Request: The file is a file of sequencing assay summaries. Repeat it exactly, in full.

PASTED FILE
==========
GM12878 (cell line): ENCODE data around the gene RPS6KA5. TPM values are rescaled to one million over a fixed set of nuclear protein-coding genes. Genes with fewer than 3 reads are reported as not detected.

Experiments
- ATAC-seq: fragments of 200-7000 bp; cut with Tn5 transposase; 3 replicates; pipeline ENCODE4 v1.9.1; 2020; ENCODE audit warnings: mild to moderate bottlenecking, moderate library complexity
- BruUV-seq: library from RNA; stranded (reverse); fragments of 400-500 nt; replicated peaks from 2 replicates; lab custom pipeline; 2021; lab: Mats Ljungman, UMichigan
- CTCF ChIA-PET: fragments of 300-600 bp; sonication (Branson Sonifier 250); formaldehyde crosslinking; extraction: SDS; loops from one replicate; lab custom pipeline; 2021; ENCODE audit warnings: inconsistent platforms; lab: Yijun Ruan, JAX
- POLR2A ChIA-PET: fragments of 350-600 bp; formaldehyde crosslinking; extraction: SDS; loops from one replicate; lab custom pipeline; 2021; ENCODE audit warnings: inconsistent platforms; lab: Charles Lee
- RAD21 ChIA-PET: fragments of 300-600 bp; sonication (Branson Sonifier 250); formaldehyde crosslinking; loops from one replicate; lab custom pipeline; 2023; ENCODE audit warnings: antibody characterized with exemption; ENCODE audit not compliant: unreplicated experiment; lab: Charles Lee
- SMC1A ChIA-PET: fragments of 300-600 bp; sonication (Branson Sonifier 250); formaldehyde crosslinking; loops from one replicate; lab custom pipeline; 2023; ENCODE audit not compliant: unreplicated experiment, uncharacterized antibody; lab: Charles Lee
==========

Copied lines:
GM12878 (cell line): ENCODE data around the gene RPS6KA5. TPM values are rescaled to one million over a fixed set of nuclear protein-coding genes. Genes with fewer than 3 reads are reported as not detected.

Experiments
- ATAC-seq: fragments of 200-7000 bp; cut with Tn5 transposase; 3 replicates; pipeline ENCODE4 v1.9.1; 2020; ENCODE audit warnings: mild to moderate bottlenecking, moderate library complexity
- BruUV-seq: library from RNA; stranded (reverse); fragments of 400-500 nt; replicated peaks from 2 replicates; lab custom pipeline; 2021; lab: Mats Ljungman, UMichigan
- CTCF ChIA-PET: fragments of 300-600 bp; sonication (Branson Sonifier 250); formaldehyde crosslinking; extraction: SDS; loops from one replicate; lab custom pipeline; 2021; ENCODE audit warnings: inconsistent platforms; lab: Yijun Ruan, JAX
- POLR2A ChIA-PET: fragments of 350-600 bp; formaldehyde crosslinking; extraction: SDS; loops from one replicate; lab custom pipeline; 2021; ENCODE audit warnings: inconsistent platforms; lab: Charles Lee
- RAD21 ChIA-PET: fragments of 300-600 bp; sonication (Branson Sonifier 250); formaldehyde crosslinking; loops from one replicate; lab custom pipeline; 2023; ENCODE audit warnings: antibody characterized with exemption; ENCODE audit not compliant: unreplicated experiment; lab: Charles Lee
- SMC1A ChIA-PET: fragments of 300-600 bp; sonication (Branson Sonifier 250); formaldehyde crosslinking; loops from one replicate; lab custom pipeline; 2023; ENCODE audit not compliant: unreplicated experiment, uncharacterized antibody; lab: Charles Lee